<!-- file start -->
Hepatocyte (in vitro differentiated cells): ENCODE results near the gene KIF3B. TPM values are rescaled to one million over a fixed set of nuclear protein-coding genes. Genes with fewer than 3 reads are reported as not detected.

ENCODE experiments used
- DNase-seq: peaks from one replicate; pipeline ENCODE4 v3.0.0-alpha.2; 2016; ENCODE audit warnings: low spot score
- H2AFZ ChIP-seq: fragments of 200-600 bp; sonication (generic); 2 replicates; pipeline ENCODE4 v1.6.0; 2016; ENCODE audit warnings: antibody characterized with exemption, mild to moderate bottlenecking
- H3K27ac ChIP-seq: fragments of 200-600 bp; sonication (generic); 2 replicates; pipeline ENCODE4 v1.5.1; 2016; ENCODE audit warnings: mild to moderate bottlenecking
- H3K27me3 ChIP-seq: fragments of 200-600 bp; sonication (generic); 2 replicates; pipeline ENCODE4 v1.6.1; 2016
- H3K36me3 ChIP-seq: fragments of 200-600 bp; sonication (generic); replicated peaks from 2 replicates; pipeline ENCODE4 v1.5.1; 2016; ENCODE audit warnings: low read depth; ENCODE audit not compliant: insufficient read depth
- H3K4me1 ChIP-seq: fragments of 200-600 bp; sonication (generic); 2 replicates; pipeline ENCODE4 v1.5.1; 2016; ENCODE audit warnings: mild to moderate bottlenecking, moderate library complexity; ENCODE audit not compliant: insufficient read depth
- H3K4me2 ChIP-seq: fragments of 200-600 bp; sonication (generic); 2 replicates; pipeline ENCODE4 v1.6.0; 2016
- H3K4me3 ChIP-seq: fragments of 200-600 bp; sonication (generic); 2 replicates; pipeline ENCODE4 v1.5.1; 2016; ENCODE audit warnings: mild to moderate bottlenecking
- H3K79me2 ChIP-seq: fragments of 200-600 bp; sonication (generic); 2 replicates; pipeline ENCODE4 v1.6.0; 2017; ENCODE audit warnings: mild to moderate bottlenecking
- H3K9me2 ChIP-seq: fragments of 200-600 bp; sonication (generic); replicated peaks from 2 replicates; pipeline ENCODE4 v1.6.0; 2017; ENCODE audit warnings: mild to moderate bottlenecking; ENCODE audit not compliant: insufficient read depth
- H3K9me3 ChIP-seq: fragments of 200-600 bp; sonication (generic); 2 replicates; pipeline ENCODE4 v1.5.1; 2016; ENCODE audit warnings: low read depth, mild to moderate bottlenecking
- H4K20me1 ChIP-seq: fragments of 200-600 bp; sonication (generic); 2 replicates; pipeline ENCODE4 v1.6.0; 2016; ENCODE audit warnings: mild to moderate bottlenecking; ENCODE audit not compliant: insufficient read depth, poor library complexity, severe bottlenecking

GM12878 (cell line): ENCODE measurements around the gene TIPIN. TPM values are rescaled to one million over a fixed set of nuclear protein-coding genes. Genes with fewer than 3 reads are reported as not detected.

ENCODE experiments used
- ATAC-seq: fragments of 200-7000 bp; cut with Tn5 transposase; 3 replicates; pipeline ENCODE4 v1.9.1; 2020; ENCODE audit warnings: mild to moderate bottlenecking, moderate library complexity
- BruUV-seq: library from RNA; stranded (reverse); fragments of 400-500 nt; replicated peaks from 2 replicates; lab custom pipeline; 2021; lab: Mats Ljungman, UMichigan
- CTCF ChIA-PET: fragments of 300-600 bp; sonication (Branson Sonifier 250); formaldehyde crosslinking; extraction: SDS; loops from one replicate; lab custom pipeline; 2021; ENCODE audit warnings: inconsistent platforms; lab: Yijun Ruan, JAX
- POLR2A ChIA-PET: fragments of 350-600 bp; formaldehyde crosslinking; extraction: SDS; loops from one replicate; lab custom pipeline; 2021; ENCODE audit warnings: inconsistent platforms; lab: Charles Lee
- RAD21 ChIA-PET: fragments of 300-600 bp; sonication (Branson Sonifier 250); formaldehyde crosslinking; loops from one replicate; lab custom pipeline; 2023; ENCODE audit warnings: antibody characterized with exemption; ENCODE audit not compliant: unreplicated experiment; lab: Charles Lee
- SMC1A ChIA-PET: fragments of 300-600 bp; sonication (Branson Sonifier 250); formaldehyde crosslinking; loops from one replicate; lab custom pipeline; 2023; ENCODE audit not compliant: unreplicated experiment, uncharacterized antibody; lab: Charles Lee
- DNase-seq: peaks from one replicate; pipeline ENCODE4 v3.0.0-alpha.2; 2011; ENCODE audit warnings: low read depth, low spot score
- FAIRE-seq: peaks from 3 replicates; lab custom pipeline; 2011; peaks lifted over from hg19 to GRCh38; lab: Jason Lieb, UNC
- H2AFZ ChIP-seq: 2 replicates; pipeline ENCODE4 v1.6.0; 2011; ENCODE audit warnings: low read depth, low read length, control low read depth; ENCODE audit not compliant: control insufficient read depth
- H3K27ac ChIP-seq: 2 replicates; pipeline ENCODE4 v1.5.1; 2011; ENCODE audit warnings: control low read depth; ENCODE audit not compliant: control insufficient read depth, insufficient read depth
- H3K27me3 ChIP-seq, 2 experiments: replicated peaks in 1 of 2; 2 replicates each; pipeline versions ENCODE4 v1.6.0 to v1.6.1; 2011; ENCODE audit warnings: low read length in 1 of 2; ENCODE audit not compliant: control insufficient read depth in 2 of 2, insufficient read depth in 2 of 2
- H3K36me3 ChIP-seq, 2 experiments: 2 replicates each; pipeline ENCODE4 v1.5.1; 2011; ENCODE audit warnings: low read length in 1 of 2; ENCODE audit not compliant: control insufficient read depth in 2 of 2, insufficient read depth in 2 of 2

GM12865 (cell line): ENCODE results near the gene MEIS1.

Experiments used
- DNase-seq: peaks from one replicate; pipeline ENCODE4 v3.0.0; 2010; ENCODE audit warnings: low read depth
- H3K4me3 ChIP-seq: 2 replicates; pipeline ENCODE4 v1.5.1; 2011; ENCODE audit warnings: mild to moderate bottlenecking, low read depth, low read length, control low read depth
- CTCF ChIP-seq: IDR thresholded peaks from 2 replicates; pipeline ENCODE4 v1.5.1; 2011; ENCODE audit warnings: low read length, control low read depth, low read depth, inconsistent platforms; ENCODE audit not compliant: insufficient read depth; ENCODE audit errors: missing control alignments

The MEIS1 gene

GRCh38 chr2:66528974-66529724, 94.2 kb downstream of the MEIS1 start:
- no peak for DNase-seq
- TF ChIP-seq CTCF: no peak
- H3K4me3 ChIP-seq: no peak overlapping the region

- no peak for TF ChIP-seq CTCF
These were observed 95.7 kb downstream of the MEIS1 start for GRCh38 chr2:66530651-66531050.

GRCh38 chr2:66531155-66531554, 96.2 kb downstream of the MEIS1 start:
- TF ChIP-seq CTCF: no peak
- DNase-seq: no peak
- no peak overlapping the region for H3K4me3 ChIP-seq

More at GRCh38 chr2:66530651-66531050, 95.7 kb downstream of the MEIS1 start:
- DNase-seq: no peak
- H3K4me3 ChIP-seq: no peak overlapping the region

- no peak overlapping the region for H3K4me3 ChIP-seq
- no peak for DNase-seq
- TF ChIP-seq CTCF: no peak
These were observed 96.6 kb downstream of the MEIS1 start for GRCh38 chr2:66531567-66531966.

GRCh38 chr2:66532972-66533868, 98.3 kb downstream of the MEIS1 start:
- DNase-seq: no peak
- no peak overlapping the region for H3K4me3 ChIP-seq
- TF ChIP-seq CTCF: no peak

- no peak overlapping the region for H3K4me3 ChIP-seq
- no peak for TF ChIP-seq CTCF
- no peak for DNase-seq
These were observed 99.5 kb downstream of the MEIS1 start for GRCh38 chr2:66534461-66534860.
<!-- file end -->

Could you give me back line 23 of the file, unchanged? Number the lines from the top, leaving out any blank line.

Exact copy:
- DNase-seq: peaks from one replicate; pipeline ENCODE4 v3.0.0-alpha.2; 2011; ENCODE audit warnings: low read depth, low spot score